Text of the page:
What Is Veal? The Dark Truth About Dairy Farming

what is veal

Veal is meat from calves, normally between six and eight months old, but sometimes far younger. Veal calves are typically male Holstein-Friesians, who cannot produce milk, and are therefore sold by the dairy industry to be slaughtered for profit. Veal is a popular cut of meat in Europe, and the EU produces about 82 percent of global veal. 

The meat is rarely consumed in the U.K. and U.S., where veal-eating rates have continued to decline since the 1960s. It once had a reputation for being exceptionally cruel, an image farmers in the U.K. and the U.S. have struggled to redeem. However, despite reforms to certain national veal industries, the realities of veal production remain cruel. Indeed, due to its intimate relationship with dairy, veal poses a moral hazard that goes beyond the purchasing of the meat.

What Is Veal Made From?

Bob Veal

Bob veal is meat from calves killed at anything from a couple of hours to a month old, but who are typically under two weeks of age. As veal crates have been outlawed in several U.S. states and Europe, demand for “humane” bob veal slaughtered at young ages has risen, because the undeveloped muscles of newborn calves make their meat tenderer. Bob veal accounts for about 15 percent of the U.S. veal market.

Slink Veal

Slink veal is the youngest possible veal, harvested from stillborn or unborn calves. It is normally collected from cows that are pregnant when slaughtered. Slink veal is illegal to consume in the U.S. and Canada.

Why Is Veal Cruel?           

Separated at Birth

Veal calves will be separated from their mothers very shortly after birth, perhaps only getting one drink from their mother’s udder for important antibodies. Some bob veal is removed from the mother immediately after birth to be shot. The process of separating a calf and mother is a highly traumatic one for both individuals.

A large body of research has established that mothers and calves gain a strong emotional bond immediately after birth. A mother cow will cry out for days after separation, hoping to receive a response from her calf, which has either been transported to another part of the farm, or abroad, or has already been slaughtered. They will exhibit negative reactions to ambiguous stimuli after violent and traumatic events. Indications of stress, like showing more whites in their eyes, will be present after such separations. In short, the animals suffer greatly from the practice of separation, the first major cruelty perpetrated in the manufacture of veal.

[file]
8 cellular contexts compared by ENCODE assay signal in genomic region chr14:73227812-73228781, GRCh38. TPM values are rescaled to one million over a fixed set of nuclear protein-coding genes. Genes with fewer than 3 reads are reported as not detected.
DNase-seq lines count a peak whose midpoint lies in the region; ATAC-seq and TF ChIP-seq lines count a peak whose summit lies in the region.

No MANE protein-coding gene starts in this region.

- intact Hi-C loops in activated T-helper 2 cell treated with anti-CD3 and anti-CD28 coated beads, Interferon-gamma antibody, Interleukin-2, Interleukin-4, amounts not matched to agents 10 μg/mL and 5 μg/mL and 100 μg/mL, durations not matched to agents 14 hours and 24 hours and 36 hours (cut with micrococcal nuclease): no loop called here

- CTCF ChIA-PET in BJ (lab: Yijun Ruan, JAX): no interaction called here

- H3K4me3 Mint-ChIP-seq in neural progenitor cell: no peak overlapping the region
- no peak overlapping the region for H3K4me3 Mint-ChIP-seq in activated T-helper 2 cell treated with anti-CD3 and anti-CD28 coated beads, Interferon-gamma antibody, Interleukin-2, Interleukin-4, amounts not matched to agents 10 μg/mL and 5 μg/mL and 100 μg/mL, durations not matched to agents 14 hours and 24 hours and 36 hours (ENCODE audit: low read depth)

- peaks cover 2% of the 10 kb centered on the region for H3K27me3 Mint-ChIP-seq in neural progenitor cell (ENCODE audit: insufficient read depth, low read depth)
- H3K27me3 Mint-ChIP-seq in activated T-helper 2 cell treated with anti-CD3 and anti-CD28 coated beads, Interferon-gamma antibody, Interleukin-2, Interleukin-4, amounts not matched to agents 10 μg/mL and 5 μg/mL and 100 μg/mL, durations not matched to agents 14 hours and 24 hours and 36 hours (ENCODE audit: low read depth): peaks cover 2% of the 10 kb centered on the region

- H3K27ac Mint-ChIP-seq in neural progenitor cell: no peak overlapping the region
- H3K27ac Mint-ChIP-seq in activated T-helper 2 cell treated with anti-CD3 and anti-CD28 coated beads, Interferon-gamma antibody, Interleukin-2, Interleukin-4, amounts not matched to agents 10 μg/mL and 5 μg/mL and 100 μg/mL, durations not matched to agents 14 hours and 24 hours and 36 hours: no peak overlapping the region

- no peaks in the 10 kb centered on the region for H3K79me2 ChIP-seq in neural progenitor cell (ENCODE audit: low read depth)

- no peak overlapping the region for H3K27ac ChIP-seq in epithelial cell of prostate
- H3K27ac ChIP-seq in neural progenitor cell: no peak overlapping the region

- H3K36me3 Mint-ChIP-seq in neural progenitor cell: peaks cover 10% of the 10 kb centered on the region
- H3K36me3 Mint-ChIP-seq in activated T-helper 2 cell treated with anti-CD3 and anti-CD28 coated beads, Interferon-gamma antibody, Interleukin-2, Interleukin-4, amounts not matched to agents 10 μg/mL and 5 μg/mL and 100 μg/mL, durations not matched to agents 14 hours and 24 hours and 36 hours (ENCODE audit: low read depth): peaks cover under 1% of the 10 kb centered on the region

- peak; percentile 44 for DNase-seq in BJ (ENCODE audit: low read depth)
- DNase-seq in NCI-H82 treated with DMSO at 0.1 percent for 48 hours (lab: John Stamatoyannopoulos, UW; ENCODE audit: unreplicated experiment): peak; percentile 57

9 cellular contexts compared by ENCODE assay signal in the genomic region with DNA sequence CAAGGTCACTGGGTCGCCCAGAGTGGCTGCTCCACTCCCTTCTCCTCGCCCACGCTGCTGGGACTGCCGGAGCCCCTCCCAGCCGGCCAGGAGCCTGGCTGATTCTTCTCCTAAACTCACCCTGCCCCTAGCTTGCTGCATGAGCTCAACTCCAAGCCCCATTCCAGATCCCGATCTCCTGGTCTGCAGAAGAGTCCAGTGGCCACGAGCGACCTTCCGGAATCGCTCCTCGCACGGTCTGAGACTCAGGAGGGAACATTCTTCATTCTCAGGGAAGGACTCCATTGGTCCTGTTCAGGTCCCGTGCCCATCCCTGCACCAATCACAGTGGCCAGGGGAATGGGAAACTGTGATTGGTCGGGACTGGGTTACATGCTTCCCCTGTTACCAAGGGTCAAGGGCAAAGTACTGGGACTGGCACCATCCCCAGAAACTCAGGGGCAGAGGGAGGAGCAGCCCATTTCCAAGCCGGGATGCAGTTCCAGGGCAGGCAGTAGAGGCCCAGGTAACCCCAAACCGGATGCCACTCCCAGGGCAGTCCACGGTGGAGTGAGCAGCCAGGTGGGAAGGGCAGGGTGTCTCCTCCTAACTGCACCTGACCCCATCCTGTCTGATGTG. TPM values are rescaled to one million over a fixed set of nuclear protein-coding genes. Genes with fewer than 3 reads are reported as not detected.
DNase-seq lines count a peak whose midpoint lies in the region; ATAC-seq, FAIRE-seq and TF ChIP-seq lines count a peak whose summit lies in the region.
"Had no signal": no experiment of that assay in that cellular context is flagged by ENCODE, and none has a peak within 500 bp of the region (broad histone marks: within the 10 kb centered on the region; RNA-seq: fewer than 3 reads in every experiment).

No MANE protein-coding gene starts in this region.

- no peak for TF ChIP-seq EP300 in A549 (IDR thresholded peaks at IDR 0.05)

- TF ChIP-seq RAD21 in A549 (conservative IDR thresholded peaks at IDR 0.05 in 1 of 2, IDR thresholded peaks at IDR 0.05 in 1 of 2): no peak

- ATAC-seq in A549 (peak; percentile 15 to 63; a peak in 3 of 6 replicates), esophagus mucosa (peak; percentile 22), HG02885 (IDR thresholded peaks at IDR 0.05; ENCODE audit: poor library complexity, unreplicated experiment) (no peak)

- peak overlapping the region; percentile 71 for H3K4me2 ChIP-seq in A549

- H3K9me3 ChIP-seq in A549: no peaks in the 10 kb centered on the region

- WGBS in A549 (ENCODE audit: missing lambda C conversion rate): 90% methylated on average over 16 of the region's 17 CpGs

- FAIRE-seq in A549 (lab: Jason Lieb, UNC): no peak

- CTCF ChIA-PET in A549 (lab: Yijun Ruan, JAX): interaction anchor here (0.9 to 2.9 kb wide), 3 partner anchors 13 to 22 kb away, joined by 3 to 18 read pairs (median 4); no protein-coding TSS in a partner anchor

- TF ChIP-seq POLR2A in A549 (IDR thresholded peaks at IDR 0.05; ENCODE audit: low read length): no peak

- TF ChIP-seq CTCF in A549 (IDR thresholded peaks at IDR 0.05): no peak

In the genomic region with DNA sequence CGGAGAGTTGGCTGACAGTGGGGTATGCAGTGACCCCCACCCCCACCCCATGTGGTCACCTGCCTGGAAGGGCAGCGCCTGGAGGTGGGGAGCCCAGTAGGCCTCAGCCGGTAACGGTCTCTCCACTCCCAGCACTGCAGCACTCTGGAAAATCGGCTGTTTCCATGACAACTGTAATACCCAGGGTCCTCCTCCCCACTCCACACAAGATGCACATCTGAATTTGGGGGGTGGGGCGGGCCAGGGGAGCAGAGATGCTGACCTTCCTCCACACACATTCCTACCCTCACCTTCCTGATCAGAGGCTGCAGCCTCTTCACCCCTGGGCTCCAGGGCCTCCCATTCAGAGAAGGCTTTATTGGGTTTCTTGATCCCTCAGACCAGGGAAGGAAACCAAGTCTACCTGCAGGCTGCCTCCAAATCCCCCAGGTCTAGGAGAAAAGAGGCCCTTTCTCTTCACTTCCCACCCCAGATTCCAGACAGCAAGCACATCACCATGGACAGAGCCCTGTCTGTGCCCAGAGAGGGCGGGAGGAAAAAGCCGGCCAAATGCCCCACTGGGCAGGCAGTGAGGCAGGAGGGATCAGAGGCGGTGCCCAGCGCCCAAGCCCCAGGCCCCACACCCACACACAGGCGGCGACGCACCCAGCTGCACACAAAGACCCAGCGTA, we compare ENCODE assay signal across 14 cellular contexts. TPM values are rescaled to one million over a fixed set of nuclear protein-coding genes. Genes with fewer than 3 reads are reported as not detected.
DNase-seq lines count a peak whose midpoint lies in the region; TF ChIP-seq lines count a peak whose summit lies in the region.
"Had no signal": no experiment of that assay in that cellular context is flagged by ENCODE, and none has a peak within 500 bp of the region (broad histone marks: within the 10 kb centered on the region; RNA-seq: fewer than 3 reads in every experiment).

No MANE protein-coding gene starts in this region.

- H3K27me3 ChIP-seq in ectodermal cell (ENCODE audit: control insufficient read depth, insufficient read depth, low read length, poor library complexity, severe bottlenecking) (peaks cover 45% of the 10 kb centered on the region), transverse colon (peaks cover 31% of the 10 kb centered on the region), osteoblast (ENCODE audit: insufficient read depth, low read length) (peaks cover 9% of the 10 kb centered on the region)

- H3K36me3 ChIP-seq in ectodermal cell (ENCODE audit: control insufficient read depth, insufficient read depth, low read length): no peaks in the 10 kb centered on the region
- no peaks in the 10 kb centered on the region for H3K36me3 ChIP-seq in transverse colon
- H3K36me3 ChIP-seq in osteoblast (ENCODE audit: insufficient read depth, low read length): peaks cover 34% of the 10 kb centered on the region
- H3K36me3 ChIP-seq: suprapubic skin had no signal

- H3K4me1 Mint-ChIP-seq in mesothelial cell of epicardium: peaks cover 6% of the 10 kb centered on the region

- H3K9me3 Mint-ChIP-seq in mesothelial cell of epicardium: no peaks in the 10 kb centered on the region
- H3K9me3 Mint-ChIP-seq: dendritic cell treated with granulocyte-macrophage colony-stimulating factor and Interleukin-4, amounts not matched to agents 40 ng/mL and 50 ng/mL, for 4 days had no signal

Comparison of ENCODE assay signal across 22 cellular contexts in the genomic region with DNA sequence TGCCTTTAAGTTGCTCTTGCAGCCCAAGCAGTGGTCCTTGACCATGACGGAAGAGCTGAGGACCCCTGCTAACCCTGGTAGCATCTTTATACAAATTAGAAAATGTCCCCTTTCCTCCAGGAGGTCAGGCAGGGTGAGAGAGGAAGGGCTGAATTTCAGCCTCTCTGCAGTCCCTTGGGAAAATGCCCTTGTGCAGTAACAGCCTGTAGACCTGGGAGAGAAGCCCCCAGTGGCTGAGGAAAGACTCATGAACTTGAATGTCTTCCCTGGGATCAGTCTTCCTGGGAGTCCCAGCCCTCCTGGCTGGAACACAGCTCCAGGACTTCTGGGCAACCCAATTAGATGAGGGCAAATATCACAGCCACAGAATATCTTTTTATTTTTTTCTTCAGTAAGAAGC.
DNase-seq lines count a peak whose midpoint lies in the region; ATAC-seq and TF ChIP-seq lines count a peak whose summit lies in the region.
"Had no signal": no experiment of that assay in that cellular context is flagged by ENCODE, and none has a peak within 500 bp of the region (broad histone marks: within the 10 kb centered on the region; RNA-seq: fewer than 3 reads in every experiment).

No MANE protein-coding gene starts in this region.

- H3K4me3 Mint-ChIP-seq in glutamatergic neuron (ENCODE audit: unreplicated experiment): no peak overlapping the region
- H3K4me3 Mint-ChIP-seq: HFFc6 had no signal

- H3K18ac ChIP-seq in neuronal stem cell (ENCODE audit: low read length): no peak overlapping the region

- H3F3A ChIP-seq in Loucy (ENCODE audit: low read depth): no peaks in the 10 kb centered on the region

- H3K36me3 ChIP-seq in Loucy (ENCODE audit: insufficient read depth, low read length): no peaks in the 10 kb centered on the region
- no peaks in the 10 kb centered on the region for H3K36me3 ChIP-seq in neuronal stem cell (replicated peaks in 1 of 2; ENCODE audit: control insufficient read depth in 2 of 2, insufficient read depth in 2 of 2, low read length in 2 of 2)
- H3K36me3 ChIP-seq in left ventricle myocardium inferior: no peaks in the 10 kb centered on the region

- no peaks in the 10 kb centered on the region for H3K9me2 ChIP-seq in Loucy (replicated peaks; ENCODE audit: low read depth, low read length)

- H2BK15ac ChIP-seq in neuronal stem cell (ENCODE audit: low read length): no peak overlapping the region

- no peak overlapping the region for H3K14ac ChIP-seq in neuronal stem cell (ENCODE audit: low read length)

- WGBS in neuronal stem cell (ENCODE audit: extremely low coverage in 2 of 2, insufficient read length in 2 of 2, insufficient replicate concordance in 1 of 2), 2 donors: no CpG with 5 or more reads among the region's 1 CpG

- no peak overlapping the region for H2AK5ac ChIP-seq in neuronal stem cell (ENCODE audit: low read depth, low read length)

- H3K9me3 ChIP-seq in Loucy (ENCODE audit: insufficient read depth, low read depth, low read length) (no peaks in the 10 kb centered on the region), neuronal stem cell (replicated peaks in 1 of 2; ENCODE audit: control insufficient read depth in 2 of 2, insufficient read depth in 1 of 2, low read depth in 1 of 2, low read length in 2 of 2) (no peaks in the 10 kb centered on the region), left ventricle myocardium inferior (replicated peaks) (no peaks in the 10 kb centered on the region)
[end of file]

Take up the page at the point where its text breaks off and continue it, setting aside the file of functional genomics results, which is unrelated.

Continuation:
Abnormal Behaviors                        

Calves separated from their mothers and the herd will exhibit abnormal behaviors This is in part due to their being raised in isolation, without gaining any benefits from socializing, and also because of the conditions, they are kept in. Cows raised in isolation, typical on those farms which still use veal crates, will exhibit a large range of abnormal behaviors including bar biting, tongue rolling, and excessive resting. These repetitive behaviors, called stereotypies, are indicators of mental anguish and poor welfare standards.

Abnormal Gut Development

Veal calves tend to be fed a milk substitute that contains insufficient amounts of nutrients, and particularly lacks iron. This leads to abnormal gut development in the animals, as their insufficient diet causes them to have chronic diarrhea. The lack of iron also causes the calves to suffer from anemia, which gives the animals their prized white flesh whilst making the calves lethargic, weak and unwell. The veal industry purposefully breeds these animals to suffer perpetual illness and malnourishment, a practice which can only be called “cruel.” 

Cruel Transport

Comprehensive scientific evidence shows that calves experience significant stress when handled and transported, particularly over long distances. Young calves are badly adapted to long journeys due to their underdeveloped immune and stress response systems. Long transport journeys for calves can result in anywhere between 1 and 23 percent mortality in a given group, from factors like diarrhea, exhaustion, and exposure to heat or cold.

Over 1 million veal calves are transported around Europe each year, and even a high-welfare country like the U.K. exports the vast majority of its veal calves on long overseas journeys. In one study of Swiss dairy and veal farmers, no bedding was provided for any of the calves transported over long distances, even though this was mandated by law.

Cruelty to Calves

The handling of calves before transport is one of the key factors underpinning how they fare on the subsequent trip. Calves are often handled very roughly and many cases of young calves being punched, kicked, and abused by farmworkers are on record. Whether young calves are destined to become veal, pet food, or kebab meat, their presence in a system that treats them as commodities who only possess value when the dead will always put them at risk of violence and unnecessary abuse.

Drug Use

Veal calves are given large quantities of drugs because they tend to live highly stressful lives, due to the way that their handling and rearing harshly impacts their underdeveloped bodies and psyches. 

Increased Disease Susceptibility

Veal calves, because of their stressed lives, are highly susceptible to microbial infection, like most animals raised in industrial farming. Their immune systems tend to be weakened due to their youth, their rough treatment and transportation, their living conditions, and their insufficiently nutritious diet.

Restricted Space